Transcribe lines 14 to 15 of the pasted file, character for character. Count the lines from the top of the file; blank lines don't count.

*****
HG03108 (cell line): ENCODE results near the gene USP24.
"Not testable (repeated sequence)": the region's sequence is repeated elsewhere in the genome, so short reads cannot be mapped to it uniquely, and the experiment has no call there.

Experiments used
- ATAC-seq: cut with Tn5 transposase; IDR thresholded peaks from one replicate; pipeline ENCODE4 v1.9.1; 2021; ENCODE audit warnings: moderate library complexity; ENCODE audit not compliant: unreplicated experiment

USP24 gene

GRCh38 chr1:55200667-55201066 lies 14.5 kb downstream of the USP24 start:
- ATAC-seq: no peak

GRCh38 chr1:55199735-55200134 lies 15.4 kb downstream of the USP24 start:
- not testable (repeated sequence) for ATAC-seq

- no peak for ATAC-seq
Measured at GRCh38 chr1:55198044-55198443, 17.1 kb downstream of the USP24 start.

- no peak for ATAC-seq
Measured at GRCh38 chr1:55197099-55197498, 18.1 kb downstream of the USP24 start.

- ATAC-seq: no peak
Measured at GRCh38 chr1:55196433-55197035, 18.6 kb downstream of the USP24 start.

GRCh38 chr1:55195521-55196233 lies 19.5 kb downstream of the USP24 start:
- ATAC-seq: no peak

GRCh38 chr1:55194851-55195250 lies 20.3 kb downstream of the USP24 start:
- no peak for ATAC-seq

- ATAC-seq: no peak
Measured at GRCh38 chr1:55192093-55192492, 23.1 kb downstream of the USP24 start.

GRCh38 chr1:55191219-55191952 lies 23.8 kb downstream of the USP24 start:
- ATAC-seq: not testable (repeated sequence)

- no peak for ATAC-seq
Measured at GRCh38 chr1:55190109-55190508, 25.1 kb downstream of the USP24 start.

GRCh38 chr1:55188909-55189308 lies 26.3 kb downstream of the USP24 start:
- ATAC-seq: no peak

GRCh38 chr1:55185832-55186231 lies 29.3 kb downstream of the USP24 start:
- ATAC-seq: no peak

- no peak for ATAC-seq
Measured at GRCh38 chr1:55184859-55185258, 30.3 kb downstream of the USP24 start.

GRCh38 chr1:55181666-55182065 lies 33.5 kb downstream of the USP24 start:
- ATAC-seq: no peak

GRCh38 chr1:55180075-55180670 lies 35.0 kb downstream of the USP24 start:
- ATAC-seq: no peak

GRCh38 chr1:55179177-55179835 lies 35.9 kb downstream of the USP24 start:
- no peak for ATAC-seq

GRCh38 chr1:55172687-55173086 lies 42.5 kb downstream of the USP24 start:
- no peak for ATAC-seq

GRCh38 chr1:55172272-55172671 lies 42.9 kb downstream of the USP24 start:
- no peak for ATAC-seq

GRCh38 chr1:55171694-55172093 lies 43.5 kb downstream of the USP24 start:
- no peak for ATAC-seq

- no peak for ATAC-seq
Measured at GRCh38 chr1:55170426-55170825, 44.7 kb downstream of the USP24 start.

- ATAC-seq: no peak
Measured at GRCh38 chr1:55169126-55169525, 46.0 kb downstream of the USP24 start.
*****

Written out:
- ATAC-seq: no peak
Measured at GRCh38 chr1:55196433-55197035, 18.6 kb downstream of the USP24 start.